This is why today many companies that hire top sales talent have reduced the chances of hiring a sales failure by integrating sales assessment tests into their hiring process. According to another HBR article, “76% of organizations with more than 100 employees use tests for external hiring”.

Perhaps you should too, because if you are not currently using a sales test you are most likely relying far too heavily on face-to-face interviews. This is a huge and costly mistake and is a root cause of failed hires because face-to-face interviews are notoriously bad tools for choosing sales people. Consider the following:

In a Forbes Leadership Forum article about the shortcomings of interviews as predictors of success, Professor Don Moore of the Haas School of Business at the University of California, Berkeley writes: “Hundreds of studies reveal the profound limitations of the traditional interview. Interviews favor manipulative candidates, or ones who know how to make a positive impression even in a brief interview…but those aren’t always the best job performers. We all know of instances in which a poised, charming job candidate turned out to be a disaster. Traditional job interviews are simply not very good at selecting the best candidates (and) are a poor predictor of subsequent performance”. Professor Moore continues: “Managers are consistently overconfident in their ability to identify the best candidates using a job interview. We cling to the fanciful notion that we can perfectly predict future job performance, despite overwhelming evidence against it”.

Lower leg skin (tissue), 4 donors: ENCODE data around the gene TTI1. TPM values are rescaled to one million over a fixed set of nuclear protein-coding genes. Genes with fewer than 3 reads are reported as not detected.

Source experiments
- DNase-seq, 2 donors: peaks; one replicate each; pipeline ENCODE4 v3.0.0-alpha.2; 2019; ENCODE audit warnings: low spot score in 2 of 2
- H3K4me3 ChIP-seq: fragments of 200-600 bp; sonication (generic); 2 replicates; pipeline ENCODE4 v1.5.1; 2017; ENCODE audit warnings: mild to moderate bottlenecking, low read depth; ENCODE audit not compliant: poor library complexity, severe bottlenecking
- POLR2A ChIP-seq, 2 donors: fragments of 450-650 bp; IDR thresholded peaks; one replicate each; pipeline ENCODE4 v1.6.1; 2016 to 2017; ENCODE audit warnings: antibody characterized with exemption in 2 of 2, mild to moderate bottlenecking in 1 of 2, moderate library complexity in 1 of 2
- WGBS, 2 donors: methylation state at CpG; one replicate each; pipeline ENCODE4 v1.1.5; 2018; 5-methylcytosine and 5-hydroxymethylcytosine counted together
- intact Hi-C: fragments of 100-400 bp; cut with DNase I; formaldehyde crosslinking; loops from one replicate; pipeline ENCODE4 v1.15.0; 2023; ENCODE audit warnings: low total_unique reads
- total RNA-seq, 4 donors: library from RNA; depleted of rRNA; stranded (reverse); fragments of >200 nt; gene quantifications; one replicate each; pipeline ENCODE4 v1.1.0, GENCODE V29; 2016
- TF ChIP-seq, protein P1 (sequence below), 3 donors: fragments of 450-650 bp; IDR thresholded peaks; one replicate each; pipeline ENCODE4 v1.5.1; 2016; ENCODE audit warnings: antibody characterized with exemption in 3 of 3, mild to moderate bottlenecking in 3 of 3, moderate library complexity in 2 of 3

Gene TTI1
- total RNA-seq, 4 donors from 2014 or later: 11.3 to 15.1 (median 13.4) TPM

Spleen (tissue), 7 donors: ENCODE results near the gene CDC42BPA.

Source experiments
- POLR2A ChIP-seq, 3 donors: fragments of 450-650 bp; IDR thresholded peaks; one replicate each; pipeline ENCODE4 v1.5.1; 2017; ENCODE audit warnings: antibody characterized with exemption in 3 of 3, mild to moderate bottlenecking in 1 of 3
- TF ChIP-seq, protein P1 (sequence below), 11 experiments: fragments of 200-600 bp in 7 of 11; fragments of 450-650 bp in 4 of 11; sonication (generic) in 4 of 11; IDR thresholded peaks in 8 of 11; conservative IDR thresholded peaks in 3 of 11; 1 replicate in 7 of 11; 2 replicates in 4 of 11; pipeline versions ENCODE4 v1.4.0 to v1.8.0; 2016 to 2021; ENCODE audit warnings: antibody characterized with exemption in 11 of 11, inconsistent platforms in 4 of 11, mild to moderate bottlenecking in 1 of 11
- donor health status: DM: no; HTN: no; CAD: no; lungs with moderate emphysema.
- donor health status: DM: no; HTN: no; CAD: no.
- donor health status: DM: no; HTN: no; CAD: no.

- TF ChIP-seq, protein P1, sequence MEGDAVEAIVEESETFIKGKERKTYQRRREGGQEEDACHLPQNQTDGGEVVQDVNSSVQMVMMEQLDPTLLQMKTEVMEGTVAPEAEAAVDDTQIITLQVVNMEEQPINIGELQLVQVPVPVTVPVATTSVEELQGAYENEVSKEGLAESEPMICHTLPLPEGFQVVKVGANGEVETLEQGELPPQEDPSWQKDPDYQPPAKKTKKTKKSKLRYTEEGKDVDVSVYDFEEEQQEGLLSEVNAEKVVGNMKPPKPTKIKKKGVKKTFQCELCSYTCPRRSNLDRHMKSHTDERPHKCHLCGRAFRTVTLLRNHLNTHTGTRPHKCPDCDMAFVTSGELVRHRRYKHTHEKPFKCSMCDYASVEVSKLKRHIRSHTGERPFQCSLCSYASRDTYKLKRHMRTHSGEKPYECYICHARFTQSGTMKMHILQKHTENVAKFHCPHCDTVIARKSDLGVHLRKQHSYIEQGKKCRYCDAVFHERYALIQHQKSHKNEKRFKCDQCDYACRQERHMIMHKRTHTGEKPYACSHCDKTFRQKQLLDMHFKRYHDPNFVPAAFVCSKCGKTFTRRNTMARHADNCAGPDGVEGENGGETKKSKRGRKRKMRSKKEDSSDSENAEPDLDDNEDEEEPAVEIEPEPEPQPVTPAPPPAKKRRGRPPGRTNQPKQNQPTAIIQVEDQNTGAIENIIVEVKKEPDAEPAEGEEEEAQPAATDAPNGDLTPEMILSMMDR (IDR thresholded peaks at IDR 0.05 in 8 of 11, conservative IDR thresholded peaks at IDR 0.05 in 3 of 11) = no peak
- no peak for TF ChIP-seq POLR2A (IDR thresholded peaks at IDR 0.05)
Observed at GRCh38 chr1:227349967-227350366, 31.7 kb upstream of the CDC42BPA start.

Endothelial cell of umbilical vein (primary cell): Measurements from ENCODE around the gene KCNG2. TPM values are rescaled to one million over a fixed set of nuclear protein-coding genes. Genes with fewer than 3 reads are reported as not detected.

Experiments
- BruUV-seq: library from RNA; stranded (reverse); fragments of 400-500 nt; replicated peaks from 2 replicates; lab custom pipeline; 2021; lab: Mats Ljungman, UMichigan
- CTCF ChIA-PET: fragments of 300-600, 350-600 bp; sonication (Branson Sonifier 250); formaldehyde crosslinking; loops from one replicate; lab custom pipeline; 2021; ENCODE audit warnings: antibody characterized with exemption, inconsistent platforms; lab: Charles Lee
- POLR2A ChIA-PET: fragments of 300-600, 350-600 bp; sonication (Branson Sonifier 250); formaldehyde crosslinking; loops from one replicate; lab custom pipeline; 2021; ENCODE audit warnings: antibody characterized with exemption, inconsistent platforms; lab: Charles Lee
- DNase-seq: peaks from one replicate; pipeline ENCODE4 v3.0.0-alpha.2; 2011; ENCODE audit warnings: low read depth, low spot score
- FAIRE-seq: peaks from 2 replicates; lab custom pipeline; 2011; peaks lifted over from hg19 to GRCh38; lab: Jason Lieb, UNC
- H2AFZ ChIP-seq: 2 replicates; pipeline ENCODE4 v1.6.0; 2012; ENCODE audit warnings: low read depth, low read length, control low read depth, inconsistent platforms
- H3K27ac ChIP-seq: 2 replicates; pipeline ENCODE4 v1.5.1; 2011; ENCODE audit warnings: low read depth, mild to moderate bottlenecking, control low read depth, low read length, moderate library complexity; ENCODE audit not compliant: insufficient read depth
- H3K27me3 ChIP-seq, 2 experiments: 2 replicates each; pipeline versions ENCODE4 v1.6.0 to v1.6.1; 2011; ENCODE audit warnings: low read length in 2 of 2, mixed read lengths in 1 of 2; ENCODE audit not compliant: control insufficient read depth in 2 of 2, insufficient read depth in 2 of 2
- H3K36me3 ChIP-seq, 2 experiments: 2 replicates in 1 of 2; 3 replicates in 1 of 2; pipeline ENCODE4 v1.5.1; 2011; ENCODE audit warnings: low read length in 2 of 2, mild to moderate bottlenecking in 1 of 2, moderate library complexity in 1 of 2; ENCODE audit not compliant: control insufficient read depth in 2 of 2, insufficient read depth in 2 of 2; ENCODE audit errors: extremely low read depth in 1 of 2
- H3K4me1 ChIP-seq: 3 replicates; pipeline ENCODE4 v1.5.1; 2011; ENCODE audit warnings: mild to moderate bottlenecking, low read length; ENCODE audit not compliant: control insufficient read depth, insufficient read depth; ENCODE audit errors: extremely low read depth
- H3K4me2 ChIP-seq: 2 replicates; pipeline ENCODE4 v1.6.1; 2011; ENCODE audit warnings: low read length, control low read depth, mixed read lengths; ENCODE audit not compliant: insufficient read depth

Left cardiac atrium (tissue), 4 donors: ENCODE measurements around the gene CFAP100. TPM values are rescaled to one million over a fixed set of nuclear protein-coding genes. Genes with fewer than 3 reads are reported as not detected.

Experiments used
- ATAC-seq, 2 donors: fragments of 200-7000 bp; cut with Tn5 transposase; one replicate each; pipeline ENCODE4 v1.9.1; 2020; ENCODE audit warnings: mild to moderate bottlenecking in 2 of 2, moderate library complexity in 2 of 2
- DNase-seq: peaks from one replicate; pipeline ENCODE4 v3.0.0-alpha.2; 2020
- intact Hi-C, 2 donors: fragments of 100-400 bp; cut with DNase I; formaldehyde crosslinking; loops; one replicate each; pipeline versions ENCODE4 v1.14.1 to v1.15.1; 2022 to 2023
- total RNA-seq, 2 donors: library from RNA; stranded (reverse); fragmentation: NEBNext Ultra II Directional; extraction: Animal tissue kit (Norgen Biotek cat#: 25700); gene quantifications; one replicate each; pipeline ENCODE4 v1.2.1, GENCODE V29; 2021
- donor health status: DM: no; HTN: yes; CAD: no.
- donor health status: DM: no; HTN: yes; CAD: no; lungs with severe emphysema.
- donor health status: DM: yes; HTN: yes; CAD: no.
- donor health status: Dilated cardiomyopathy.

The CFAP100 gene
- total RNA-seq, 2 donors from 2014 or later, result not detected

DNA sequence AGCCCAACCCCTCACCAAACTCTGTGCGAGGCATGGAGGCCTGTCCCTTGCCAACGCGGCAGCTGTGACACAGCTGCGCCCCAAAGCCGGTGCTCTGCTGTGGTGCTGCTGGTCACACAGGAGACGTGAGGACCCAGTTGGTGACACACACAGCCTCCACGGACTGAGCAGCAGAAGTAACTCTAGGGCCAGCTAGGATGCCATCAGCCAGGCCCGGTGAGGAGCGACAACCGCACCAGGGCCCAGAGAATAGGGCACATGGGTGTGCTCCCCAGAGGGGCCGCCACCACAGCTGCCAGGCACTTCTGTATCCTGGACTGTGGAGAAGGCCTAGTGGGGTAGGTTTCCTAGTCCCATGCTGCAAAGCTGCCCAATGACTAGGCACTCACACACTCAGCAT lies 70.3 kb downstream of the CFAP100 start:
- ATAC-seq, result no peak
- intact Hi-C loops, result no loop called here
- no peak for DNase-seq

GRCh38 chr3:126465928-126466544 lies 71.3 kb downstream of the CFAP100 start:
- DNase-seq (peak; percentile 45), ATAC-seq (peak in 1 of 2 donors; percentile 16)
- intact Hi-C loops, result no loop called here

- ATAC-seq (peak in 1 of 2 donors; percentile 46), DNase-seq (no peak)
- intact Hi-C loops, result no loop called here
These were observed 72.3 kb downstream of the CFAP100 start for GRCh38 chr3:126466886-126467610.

How Sales Candidates Fool you?

The problem of being fooled by sales candidates is by no means a new issue. It is in fact a reason why the first sales personality tests were developed more than 60 years ago. The reason why they continue in widespread use, is firstly that they work. The second reason is that candidates are even more adept at playing the role today due, not only to their access to information about you and your company, but also tools that assist them to market their ‘brand’. As an interviewer the odds have never been in your favor but now you don’t really stand a chance.